Fighting for Religious Freedom at SCOTUS

Supreme Court

Prof. Wagner and our amazing team of Justice Center appellate attorneys continue to fight for religious freedom in our nation’s highest Court. This week we filed a Supreme Court brief supporting a challenge to Philadelphia’s exclusion of Christian people from a foster care system.  The city excluded a faith-based organization because of its religious tenets.  

 

Here is a summary of the legal argument we made in our fight for religious freedom in support of the faith-based organization.

            The First Amendment to the United States Constitution prohibits governmental infringement on the free exercise of religion.  The writers of the First Amendment did not say “make no law prohibiting the free exercise of religion, unless you can find an unelected city official or federal judge to say the law is neutral and generally applicable.”

            In Employment Division v. Smith, the Supreme Court departed from its constitutional jurisprudence that recognized freedom of religion as a fundamental liberty interest.  Even though the government’s action in Smith substantially infringed on the free exercise of religious liberty, Smith required no justification by the government for its conduct.  To reach this radical result, Smith deemed neutral laws of general applicability excepted from the constitutional protection contra-expressed in the plain language of the Free Exercise Clause.  Smith did so despite a dearth of any supporting jurisprudence deeply rooted in our Nation’s history and traditions, or implicit in the concept of ordered liberty.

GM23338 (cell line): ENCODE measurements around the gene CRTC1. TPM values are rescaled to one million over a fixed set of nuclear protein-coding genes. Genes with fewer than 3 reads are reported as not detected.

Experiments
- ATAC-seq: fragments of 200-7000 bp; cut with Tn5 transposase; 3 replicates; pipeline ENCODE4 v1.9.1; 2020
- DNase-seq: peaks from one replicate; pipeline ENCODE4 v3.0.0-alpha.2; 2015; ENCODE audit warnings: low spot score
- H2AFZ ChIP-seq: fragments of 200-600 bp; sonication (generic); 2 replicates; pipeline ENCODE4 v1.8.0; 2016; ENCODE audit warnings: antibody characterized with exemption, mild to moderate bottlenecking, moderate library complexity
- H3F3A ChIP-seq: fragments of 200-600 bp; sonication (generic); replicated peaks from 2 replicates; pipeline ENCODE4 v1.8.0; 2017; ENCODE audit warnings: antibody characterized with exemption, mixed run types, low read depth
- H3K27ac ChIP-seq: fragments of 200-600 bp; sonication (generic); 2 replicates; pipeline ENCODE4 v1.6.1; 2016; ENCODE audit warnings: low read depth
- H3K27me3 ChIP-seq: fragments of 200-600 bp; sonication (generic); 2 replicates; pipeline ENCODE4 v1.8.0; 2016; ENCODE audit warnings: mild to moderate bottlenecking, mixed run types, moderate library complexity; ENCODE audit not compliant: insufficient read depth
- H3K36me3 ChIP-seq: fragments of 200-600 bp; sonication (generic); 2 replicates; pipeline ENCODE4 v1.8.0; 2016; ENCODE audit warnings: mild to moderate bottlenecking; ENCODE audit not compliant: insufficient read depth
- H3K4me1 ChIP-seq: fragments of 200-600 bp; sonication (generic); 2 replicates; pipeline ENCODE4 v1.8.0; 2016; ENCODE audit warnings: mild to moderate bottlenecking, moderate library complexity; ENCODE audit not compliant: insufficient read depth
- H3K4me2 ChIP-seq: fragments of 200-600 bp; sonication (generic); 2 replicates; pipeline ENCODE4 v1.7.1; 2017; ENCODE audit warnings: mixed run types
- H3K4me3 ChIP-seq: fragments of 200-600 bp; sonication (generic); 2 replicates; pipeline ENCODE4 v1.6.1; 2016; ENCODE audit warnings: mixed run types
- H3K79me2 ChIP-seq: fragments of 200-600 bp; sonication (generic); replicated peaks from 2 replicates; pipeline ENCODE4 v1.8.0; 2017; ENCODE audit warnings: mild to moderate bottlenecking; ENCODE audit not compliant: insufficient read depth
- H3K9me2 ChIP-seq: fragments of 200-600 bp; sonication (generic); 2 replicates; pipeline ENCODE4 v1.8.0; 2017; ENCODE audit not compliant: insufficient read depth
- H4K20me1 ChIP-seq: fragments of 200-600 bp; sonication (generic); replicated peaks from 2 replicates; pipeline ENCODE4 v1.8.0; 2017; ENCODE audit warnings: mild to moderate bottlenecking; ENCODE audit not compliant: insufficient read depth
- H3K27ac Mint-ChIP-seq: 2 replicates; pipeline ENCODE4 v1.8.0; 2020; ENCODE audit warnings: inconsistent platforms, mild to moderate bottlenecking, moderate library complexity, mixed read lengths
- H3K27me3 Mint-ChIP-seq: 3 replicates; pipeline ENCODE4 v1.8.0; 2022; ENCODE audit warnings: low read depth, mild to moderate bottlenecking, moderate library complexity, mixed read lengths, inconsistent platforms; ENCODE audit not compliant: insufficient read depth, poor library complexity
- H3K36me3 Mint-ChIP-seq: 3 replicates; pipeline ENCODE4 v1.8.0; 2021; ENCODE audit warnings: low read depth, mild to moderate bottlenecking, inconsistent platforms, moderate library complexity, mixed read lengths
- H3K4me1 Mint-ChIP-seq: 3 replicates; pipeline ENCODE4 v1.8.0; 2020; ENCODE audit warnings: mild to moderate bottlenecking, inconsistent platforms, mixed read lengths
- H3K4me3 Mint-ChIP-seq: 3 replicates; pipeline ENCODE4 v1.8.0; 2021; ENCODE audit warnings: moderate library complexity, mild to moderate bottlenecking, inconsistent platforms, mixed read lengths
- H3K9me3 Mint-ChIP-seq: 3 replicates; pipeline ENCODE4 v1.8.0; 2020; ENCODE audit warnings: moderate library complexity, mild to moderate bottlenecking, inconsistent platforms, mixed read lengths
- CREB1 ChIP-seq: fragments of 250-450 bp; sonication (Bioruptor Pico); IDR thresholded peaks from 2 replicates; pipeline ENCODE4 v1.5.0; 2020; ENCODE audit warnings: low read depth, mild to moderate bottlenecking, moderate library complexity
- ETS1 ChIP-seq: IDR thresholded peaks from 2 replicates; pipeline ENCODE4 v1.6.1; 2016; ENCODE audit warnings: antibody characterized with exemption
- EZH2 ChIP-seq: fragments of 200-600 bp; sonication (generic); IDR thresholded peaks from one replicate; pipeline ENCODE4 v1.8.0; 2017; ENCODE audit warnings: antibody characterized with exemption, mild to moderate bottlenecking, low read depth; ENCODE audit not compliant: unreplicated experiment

Unless a State affirmatively acts to restore fundamental right status to the free exercise of religion, Smith, as a practical matter, denudes any meaningful constitutional protection for religious liberty as a limit on the exercise of the State’s power.  Ubiquitous special preferences such as sexual orientation and gender identity (hereinafter “SOGI”), imposed by state and local authorities, exacerbate the threat.  These government actions necessarily require Christian people to: 1) relinquish their religious identity recognized by the Supreme Court in Obergefell; and 2) surrender  their right to freely exercise their religious conscience protected by the First Amendment. 

Prof. Wagner and the Justice Center’s legal team calls on the Supreme Court to revisit and correct Smith.

Preserving Truth and defending liberty in this case was made possible by Christian lawyers donating over $20,000 in in-kind services.  Costs associated with printing and filing in a case like this average around $2000.

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